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Cairo Angels' Hossam Allam on Democratising Investing and Their Gamechanging New Syndicate Fund

Cairo Angels has announced a $3M fund, bringing a decade of investing experience to the wider community - but it's just the tip of a much bigger iceberg, as founder Hossam Allam writes.

Is it me or has angel investing suddenly become all the rage across the Middle East? I attended a Saudi business angel summit last month and found scores of active or prospective angels and maybe a dozen up-and-coming regional angel networks. Sophisticated and knowledgeable investors seeing a real opportunity in the startup asset class. 

Our region has closed some 500 transactions in the past two years, half of which came from Egypt alone. With successful exits in Careem and Souq, and a unicorn in Fawry, the ecosystem is well on its way to achieving great things.

Angel networks and clubs are popular because they concentrate money and experience in one place driving better deal flow and investment decisions. But where angel networks like ours struggle is that our members have day jobs. It’s hard for them to find time to study each opportunity rigorously. 

An angel fund serves these people, and others in the community who also want exposure to the asset class at the usual angel ticket of average USD 20,000 per deal, but without the 10 hours of work. 

Our intention is to take startup investing further to the left of the market, and in the process also return an element of flexibility and integrity, which we believe startups are asking for.

 After ten years in the market and USD 3 million deployed in almost 30 companies, Cairo Angels is not only the leading angel network in Africa and the Middle East, but also a credible and trusted destination for early-stage ventures. We receive 300 applications per year, and with an average 25% pitch-to-close rate, we’re probably the most active investor in the region. A third of our portfolio has gone on to raise post-Series A rounds of funding, proving the collective wisdom inherent to angel networks.

While our members invest for premium returns, the Cairo Angels has never operated for profit, seeing itself more as an ecosystem builder by way of match-making supply and demand. This ethos will not change with the launch of a fund. That’s why we are waiving a fixed management fee entirely and will compensate our board and investment committee members only with ‘carry’: a share of returns on investment. When our investors make money, our committees make money. And any fixed costs will be borne by Cairo Angels and its board as part of our commitment to strengthening the ecosystem.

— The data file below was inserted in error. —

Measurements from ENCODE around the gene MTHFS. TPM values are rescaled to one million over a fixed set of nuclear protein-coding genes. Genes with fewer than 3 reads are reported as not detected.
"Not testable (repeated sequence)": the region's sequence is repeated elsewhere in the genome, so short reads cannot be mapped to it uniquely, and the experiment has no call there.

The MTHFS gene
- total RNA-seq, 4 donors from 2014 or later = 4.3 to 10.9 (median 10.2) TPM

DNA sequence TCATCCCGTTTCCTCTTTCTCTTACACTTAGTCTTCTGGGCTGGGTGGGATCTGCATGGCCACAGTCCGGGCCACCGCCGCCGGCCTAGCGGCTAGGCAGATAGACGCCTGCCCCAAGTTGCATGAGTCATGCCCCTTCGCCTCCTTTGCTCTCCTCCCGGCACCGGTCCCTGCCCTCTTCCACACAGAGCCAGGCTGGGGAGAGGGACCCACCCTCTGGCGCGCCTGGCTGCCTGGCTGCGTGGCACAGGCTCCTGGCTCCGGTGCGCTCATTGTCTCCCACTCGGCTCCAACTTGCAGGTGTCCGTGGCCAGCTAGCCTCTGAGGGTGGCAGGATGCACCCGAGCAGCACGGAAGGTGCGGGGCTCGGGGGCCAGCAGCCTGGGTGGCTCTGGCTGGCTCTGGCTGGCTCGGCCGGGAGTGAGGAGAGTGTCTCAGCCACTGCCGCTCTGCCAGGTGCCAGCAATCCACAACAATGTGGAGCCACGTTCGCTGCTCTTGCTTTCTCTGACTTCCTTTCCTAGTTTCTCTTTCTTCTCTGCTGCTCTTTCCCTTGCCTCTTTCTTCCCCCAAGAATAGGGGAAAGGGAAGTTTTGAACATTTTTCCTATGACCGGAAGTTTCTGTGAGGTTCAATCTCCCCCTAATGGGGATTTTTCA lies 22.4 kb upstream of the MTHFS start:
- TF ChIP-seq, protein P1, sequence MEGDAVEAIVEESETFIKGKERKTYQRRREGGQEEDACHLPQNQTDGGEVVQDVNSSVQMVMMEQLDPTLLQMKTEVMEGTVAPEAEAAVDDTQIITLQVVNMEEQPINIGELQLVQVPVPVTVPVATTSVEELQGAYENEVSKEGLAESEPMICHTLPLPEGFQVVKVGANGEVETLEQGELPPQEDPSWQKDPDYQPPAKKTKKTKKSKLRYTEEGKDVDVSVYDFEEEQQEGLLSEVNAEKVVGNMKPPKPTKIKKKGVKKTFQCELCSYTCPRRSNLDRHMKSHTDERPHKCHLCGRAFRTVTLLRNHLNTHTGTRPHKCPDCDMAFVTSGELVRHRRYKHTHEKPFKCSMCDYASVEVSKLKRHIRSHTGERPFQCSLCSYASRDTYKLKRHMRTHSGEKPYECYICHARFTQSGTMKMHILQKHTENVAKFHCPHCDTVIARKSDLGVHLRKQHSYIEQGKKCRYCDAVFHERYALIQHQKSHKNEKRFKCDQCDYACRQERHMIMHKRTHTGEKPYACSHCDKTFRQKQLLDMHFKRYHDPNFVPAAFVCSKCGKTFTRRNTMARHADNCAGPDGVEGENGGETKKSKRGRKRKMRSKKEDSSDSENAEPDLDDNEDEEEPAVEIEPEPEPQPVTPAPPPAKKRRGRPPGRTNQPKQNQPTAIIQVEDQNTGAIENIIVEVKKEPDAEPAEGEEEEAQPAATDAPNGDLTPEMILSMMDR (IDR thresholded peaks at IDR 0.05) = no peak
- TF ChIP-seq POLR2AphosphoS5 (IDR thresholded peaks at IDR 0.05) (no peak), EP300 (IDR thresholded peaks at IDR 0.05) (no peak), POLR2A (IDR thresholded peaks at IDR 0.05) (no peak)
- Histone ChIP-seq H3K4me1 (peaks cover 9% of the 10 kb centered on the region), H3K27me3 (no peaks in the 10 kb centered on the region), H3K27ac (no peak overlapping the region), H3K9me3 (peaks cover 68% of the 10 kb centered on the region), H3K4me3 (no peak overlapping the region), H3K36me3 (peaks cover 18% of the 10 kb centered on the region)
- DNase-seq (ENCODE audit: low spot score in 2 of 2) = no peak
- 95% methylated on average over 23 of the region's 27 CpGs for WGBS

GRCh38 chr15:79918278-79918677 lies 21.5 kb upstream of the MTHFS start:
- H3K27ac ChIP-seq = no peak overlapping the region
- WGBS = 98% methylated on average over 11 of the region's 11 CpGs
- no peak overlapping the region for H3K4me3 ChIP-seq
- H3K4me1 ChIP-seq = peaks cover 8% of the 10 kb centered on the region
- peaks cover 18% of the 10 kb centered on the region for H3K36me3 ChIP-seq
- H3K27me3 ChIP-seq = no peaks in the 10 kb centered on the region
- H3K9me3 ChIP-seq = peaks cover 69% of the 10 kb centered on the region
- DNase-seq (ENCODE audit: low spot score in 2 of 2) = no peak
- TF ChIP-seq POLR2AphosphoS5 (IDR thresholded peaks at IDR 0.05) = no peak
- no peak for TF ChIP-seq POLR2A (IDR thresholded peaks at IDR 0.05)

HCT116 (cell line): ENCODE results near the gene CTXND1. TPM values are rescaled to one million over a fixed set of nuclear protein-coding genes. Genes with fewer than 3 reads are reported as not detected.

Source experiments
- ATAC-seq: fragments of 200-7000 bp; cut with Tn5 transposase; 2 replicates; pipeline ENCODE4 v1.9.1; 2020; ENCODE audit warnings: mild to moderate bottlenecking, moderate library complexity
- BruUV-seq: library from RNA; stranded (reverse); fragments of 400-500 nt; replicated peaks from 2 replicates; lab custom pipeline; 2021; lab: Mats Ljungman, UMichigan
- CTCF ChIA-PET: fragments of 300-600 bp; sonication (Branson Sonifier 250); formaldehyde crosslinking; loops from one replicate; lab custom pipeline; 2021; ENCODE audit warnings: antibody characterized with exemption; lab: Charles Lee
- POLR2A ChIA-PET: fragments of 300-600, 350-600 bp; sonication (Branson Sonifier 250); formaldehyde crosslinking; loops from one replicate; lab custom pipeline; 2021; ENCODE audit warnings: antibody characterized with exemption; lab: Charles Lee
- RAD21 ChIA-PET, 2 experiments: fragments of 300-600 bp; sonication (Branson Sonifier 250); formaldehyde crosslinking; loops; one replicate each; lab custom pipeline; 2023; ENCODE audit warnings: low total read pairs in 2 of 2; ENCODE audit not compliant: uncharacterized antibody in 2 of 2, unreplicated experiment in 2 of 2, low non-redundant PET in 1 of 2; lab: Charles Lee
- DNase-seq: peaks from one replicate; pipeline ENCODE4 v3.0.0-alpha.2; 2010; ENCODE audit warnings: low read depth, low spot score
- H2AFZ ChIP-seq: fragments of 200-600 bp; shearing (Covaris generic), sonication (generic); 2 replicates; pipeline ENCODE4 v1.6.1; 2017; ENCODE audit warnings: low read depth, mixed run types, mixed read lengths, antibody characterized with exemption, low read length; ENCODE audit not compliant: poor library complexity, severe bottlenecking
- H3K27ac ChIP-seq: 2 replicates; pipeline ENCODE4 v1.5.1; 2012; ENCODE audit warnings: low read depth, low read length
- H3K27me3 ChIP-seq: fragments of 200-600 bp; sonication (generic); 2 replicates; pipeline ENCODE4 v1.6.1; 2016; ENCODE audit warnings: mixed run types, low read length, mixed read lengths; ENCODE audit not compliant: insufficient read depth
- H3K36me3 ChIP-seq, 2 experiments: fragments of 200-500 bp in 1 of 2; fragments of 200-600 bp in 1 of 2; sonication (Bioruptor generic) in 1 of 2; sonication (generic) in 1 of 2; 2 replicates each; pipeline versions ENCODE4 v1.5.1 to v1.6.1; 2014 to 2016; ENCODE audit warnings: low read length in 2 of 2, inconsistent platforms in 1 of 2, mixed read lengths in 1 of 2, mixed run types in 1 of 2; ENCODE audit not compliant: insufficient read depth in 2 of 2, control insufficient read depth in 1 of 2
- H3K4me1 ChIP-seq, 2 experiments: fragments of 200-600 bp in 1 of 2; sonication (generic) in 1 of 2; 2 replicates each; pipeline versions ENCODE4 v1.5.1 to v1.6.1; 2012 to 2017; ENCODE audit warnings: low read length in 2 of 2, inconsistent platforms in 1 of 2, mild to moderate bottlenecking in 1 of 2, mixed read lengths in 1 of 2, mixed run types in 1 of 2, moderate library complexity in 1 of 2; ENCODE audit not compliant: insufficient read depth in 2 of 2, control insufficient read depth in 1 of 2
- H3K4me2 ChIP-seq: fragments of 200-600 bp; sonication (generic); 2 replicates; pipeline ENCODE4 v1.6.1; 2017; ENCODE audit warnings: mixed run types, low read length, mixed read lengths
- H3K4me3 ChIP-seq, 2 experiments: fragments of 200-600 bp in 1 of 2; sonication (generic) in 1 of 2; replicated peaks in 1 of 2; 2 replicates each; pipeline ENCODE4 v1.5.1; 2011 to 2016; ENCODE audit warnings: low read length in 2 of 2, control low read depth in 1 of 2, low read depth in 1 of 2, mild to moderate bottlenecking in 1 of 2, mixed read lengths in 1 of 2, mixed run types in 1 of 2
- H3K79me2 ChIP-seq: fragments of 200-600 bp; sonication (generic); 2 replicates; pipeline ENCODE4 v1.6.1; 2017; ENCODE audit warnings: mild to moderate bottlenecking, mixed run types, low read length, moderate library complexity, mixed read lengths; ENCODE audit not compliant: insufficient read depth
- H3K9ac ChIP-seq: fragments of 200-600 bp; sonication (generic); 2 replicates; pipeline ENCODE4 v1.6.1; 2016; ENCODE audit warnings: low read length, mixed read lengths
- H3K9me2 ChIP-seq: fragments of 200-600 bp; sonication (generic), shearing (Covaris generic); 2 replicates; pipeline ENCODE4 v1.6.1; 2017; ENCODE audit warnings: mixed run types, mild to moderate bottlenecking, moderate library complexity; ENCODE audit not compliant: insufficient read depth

Our intention is to take startup investing further to the left of the market, and in the process also return an element of flexibility and integrity, which we believe startups are asking for.

The market is ready for a more democratic approach to startup investing and Cairo Angels is
ideally positioned to deliver it.

The Cairo Angels Syndicate Fund will be able to deploy capital faster than the club model can. And while it necessarily needs to operate independently of the Cairo Angels membership, to avoid conflicts of interest, it still benefits from that membership’s collective wisdom and Cairo Angels’ deal acquisition machine, driven in no small part by our in-house MINT incubator. 

We are offering something unique. Our investors can choose which deals to access through the fund, and which they want direct, additional exposure to. Which deals they want to help study, and which they would rather leave to the experts. We bring the fun-factor of angel investing without the time commitment.

We have always been, and remain, sector agnostic, seeking to build a diversified portfolio for our investors. Between our investment committee members, our angel membership base and our partner networks, we have enough sectoral reach to evaluate opportunities as they arise. That being said, we do like pre-Series A transactions that are tech-enabled because they usually are lower cost to access and have higher scalability than the more terrestrial opportunities.

I believe that it falls to us to find new and unconventional ways to exit investments. The typical Silicon Valley model may not always apply, but we are uniquely positioned to market our pipeline widely to institutional investors and acquirers. Our intimate familiarity with all regional venture capital funds, our chairmanship of the Middle East Angel Investor Network, our cooperation with Microsoft in the ‘4Africa’ initiative, all place us at the junction of pre and post-Series A/B financing, which is exactly where we can deliver returns for our investors.

The market is ready for a more democratic approach to startup investing and Cairo Angels is ideally positioned to deliver it.

Learn more about Cairo Angels’ Syndicate Fund here.




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